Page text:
FTC Charges Data Broker with Facilitating the Theft of Millions of Dollars from Consumers’ Accounts


FTC Charges Data Broker with Facilitating the Theft of Millions of Dollars from Consumers’ Accounts

Company Sold Personal Financial Information to Scammers

For Release

A data broker operation sold the sensitive personal information of hundreds of thousands of consumers – including Social Security and bank account numbers – to scammers who allegedly debited millions from their accounts, the Federal Trade Commission charged in a complaint filed today.

According to the FTC’s complaint, data broker LeapLab bought payday loan applications of financially strapped consumers, and then sold that information to marketers whom it knew had no legitimate need for it. At least one of those marketers, Ideal Financial Solutions – a defendant in another FTC case – allegedly used the information to withdraw millions of dollars from consumers’ accounts without their authorization.

“This case shows that the illegitimate use of sensitive financial information causes real harm to consumers,” said Jessica Rich, Director of the Federal Trade Commission’s Bureau of Consumer Protection. “Defendants like those in this case harm consumers twice: first by facilitating the theft of their money and second by undermining consumers’ confidence about providing their personal information to legitimate lenders.”

The defendants collected hundreds of thousands of payday loan applications from payday loan websites known as publishers. Publishers typically offer to help consumers obtain payday loans. To do so, they ask for consumers’ sensitive financial information to evaluate their loan applications and transfer funds to their bank accounts if the loan is approved. These applications, including those bought and sold by LeapLab, contained the consumer’s name, address, phone number, employer, Social Security number, and bank account number, including the bank routing number.

The defendants sold approximately five percent of these loan applications to online lenders, who paid them between $10 and $150 per lead. According to the FTC’s complaint however, the defendants sold the remaining 95 percent for approximately $0.50 each to third parties who were not online lenders and had no legitimate need for this financial information.

The Commission’s complaint alleges that these non-lender third parties included: marketers that made unsolicited sales offers to consumers via email, text message, or telephone call; data brokers that aggregated and then resold consumer information; and phony internet merchants like Ideal Financial Solutions. According to the FTC’s complaint, the defendants had reason to believe these marketers had no legitimate need for the sensitive information they were selling.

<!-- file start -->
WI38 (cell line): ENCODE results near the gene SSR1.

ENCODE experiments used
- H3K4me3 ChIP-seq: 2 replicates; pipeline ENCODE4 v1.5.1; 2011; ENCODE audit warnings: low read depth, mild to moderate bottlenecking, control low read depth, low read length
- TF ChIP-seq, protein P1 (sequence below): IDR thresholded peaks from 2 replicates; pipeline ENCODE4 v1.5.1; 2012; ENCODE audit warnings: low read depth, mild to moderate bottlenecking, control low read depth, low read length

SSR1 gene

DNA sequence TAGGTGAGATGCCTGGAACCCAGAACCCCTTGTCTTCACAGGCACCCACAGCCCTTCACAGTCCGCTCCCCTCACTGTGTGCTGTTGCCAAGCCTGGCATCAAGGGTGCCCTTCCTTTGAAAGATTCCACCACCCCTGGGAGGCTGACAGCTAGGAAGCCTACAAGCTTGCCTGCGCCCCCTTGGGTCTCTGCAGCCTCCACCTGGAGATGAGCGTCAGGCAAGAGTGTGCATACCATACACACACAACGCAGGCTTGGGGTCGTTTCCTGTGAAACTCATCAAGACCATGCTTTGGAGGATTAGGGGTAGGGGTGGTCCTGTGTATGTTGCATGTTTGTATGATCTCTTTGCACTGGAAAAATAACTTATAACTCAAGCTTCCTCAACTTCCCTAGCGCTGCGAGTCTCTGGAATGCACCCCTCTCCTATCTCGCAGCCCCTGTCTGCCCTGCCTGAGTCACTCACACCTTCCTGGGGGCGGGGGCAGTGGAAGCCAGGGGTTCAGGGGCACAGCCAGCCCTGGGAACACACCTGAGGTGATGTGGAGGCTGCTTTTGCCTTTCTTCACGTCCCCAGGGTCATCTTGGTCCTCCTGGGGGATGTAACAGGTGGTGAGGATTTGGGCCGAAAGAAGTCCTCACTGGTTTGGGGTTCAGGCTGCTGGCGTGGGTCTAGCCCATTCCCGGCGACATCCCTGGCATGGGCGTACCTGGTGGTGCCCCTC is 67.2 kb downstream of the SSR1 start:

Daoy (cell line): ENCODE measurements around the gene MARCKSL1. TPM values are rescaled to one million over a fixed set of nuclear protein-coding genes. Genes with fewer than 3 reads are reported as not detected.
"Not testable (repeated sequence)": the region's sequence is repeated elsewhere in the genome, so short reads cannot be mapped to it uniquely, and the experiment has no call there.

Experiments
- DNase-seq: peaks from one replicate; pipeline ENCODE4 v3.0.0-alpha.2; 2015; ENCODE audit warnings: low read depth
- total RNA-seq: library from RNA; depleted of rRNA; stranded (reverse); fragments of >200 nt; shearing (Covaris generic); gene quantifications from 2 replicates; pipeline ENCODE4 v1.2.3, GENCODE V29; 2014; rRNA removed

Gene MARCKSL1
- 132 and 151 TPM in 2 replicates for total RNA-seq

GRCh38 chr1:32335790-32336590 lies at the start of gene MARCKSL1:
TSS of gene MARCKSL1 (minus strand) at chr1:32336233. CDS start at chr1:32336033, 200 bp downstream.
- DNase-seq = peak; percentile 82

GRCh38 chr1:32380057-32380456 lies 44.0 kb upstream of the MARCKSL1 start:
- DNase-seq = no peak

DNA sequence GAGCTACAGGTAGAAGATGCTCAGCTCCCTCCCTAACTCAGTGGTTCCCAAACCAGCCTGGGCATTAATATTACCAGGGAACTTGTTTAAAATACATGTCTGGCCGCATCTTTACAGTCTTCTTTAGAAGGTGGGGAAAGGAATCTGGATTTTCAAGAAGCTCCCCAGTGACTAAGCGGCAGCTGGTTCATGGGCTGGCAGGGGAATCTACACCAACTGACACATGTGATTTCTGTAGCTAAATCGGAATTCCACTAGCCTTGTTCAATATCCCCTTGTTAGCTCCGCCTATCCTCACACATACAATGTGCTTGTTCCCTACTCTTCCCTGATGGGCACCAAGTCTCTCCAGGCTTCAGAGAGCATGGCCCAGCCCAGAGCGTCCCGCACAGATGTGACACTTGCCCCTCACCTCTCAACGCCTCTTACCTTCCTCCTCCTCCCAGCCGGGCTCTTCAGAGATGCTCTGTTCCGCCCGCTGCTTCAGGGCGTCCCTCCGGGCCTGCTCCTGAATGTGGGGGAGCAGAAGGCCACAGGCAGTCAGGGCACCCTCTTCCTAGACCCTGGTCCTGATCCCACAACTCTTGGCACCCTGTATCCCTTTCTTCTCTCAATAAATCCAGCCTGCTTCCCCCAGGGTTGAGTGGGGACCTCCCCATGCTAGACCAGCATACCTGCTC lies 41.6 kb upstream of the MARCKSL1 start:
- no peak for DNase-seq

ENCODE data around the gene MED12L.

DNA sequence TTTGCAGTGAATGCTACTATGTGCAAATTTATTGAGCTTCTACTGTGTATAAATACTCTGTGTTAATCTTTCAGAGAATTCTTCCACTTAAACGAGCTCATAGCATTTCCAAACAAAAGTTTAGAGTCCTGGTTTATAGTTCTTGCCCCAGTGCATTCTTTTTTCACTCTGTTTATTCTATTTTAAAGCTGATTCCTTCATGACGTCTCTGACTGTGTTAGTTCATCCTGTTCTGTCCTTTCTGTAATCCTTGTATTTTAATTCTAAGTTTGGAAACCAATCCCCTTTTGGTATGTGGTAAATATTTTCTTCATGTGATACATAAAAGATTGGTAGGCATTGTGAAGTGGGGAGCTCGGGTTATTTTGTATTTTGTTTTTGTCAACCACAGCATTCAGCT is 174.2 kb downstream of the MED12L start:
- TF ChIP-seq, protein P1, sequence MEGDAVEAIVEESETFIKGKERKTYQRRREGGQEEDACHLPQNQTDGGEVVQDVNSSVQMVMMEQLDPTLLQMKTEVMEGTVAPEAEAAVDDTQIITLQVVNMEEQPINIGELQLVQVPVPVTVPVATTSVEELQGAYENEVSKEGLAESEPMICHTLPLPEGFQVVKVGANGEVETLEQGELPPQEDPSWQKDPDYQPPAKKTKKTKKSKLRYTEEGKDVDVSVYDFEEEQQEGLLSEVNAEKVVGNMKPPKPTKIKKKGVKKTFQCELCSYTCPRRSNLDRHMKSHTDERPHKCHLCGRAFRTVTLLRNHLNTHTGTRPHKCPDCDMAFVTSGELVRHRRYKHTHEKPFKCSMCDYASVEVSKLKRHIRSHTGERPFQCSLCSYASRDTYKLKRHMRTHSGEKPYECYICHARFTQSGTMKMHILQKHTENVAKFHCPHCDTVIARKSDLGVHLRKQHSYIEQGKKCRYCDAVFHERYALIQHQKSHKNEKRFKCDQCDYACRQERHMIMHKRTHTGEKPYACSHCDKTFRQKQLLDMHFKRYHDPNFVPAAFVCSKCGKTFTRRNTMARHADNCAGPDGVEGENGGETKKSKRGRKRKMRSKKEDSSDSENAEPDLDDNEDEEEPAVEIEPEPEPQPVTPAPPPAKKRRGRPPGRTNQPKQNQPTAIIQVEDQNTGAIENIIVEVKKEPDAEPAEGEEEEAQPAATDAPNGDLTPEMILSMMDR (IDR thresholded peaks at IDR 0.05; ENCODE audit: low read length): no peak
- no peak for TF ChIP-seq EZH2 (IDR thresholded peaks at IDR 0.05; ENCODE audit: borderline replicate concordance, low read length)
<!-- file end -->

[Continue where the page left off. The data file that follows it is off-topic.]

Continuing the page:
In the FTC’s case against Ideal Financial Solutions, between 2009 and 2013, Ideal Financial allegedly purchased information on at least 2.2 million consumers from data brokers and used it to make millions of dollars in unauthorized debits and charges for purported financial products that the consumers never purchased. LeapLab provided account information for at least 16 percent these victims.

The complaint notes that LeapLab hired a key executive from Ideal Financial as its own Chief Marketing Officer and then knew that Ideal used the information purchased from it to make unauthorized debits. Yet, the complaint alleges, the defendants continued to sell such information to Ideal.

The defendants in the case, Sitesearch Corp., LeapLab LLC; Leads Company LLC; and John Ayers, are alleged to have violated the FTC Act’s prohibition on unfair practices.

The Commission vote authorizing the staff to file the complaint was 5-0. The complaint was filed in the U.S. District Court for the District of Arizona, Phoenix Division.

NOTE: The Commission files a complaint when it has “reason to believe” that the law has been or is being violated and it appears to the Commission that a proceeding is in the public interest. The case will be decided by the court.

The Federal Trade Commission works for consumers to prevent fraudulent, deceptive, and unfair business practices and to provide information to help spot, stop, and avoid them. To file a complaint in English or Spanish, visit the FTC’s online Complaint Assistant or call 1-877-FTC-HELP (1-877-382-4357). The FTC enters complaints into Consumer Sentinel, a secure, online database available to more than 2,000 civil and criminal law enforcement agencies in the U.S. and abroad. The FTC’s website provides free information on a variety of consumer topics. Like the FTC on Facebook, follow us on Twitter, and subscribe to press releases for the latest FTC news and resources.

Contact Information

Jay Mayfield
Office of Public Affairs

James Kohm
Bureau of Consumer Protection

T-Mobile refunds

Tmobile Refunds

T-Mobile will give full refunds to customers who had unwanted third-party charges placed on their bills for subscriptions they did not order – including horoscope texts, ringtones, celebrity gossip and more – a practice known as mobile cramming. The company is paying at least $90 million to settle a Commission lawsuit. T-Mobile has been contacting its current and former customers who were crammed to let them know about T-Mobile’s refund program.